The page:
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Article
The "Darden Dilemma": Should African Americans Prosecute Crimes?
UF Law Faculty Publications
  • Kenneth B. Nunn, University of Florida Levin College of Law
Document Type
Article
Publication Date
4-1-2000
Abstract
Christopher Darden (prosecutor in the O.J. Simpson trial) has come to epitomize the burdens that African American prosecutors face as they perform their professional tasks. Moreover, the "Darden Dilemma" has become a generic term for the anguish that these prosecutors endure as they negotiate between competing allegiances to the African American community and the State. Much has been written about the sense of isolation that African American prosecutors feel when confronting the conflict between their roles as prosecutors and their obligations to the African American community. This article argues that African Americans should not prosecute crimes in the current criminal justice system.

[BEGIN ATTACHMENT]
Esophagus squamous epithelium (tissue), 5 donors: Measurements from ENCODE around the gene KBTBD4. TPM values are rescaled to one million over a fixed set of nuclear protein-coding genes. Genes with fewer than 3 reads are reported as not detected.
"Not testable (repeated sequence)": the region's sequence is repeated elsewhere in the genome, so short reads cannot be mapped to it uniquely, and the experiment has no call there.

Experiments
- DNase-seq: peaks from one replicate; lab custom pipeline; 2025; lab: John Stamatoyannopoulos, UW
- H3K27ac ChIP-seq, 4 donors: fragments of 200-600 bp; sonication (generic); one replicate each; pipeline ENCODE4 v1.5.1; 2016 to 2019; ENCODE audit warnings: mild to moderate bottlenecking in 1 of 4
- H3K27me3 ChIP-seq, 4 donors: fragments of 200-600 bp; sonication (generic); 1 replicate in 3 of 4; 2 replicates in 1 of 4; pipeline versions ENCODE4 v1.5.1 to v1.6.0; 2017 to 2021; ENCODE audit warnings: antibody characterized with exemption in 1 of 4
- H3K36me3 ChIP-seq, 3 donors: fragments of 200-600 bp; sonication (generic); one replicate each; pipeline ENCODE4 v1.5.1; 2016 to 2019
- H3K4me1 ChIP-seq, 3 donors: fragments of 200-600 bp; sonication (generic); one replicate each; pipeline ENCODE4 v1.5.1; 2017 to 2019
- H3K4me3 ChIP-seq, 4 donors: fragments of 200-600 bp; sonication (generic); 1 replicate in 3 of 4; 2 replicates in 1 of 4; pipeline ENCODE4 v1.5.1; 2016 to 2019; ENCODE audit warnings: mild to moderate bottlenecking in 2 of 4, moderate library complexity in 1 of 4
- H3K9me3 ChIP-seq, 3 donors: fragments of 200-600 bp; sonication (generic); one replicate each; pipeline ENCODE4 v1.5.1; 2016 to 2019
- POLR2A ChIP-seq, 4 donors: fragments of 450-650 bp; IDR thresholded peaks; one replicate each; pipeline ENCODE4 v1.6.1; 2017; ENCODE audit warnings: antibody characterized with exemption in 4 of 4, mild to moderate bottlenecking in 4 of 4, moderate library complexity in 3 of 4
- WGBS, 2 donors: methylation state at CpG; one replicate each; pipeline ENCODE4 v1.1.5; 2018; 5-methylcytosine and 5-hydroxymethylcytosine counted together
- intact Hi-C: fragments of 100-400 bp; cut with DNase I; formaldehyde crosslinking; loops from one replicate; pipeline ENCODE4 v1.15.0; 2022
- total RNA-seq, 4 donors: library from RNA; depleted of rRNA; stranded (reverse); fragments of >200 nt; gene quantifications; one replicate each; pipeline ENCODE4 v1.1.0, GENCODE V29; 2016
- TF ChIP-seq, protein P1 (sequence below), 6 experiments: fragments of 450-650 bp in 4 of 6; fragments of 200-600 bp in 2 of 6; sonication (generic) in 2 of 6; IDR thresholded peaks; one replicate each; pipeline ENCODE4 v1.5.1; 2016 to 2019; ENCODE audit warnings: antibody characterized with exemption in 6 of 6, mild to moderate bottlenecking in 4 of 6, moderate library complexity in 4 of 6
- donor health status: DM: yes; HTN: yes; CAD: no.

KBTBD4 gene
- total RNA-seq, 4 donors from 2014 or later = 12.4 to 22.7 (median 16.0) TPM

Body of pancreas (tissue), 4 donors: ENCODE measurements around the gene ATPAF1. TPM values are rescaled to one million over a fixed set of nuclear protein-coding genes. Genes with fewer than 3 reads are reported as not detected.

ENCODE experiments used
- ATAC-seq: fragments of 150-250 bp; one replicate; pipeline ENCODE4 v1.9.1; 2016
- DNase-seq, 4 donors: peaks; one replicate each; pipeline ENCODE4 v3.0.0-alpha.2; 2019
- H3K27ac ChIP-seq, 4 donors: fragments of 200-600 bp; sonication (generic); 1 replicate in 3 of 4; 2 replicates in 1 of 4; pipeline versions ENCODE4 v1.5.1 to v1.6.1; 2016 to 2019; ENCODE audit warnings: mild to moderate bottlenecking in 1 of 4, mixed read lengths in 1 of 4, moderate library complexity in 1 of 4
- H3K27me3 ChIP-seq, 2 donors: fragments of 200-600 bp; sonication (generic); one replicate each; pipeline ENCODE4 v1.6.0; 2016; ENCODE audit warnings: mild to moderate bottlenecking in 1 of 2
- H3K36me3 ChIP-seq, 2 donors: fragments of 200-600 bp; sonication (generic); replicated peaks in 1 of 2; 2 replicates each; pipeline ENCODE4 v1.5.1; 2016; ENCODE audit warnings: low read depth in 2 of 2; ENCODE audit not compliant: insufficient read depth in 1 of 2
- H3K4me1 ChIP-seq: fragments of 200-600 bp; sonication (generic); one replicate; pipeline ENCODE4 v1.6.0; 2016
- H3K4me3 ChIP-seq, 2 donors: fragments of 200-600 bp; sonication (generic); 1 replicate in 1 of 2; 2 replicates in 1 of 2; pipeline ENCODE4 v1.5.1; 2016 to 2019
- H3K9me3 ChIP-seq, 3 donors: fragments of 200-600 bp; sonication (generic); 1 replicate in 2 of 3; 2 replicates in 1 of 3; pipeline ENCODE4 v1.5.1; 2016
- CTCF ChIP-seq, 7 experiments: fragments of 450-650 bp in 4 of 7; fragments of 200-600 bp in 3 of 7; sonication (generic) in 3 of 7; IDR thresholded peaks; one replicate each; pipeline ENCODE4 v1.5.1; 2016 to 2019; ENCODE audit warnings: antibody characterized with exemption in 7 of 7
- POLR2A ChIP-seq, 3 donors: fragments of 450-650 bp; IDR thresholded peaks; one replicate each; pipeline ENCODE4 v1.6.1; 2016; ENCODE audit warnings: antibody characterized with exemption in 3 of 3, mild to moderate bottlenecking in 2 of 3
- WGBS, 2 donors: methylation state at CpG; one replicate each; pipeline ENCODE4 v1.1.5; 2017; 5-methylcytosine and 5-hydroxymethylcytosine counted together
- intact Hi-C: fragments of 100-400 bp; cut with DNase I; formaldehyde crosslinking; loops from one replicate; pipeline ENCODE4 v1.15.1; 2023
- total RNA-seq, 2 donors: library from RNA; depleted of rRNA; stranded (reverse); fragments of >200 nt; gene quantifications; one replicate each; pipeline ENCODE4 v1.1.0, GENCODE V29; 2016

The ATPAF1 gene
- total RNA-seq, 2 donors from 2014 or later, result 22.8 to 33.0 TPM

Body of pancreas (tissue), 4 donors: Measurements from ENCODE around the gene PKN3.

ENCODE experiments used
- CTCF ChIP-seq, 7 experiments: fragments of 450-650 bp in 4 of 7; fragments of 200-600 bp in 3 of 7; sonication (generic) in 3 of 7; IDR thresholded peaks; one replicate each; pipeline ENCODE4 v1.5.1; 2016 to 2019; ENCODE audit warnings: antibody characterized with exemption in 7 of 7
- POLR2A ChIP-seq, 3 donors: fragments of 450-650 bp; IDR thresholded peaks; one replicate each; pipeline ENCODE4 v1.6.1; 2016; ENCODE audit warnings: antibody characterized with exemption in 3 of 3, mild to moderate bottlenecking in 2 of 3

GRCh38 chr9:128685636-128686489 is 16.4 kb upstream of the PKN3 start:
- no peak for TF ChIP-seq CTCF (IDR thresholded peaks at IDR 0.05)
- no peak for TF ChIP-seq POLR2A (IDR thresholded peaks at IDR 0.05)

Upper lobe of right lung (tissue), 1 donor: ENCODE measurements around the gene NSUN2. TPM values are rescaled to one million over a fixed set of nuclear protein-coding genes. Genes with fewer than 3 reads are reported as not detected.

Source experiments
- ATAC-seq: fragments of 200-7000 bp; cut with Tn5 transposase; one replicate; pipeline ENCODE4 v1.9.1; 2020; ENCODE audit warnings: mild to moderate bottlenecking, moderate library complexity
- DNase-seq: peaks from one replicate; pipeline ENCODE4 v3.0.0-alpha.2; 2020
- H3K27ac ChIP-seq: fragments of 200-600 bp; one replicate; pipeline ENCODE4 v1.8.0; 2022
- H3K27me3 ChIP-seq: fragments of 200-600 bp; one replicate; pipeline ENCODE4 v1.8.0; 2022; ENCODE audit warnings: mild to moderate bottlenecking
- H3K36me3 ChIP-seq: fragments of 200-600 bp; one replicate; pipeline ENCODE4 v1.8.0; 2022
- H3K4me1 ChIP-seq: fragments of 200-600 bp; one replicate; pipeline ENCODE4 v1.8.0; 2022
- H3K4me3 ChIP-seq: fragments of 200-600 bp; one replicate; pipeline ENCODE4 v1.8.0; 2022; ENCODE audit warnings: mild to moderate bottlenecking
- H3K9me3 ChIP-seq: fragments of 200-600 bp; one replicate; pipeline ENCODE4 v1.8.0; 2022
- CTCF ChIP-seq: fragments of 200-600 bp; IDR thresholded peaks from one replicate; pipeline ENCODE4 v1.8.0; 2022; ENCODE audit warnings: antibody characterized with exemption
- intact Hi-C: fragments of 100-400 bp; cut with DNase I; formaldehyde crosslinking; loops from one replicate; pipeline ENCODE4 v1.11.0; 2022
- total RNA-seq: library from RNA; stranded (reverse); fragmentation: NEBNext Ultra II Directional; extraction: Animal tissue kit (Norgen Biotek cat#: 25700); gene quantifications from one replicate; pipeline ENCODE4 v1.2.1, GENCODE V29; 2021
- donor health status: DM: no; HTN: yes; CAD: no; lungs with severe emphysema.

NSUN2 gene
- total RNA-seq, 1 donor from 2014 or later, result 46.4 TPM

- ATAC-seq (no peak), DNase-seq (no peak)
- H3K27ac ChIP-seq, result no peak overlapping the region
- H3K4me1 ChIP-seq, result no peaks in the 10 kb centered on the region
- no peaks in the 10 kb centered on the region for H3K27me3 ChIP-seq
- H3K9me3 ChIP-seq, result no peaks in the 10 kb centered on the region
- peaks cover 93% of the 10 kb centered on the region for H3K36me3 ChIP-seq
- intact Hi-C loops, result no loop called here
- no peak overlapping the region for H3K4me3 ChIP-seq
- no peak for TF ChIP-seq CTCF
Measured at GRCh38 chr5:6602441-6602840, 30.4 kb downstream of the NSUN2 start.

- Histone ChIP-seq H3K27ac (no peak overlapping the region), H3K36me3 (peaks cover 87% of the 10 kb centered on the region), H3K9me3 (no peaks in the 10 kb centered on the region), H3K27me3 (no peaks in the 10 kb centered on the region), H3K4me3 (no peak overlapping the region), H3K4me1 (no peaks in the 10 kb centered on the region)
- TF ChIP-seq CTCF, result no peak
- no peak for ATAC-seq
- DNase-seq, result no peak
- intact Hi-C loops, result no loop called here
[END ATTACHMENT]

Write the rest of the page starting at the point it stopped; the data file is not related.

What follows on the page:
Citation Information
Kenneth B. Nunn, The "Darden Dilemma": Should African Americans Prosecute Crimes?, 68 Fordham L. Rev. 1473 (1999-2000), available at http://scholarship.law.ufl.edu/facultypub/109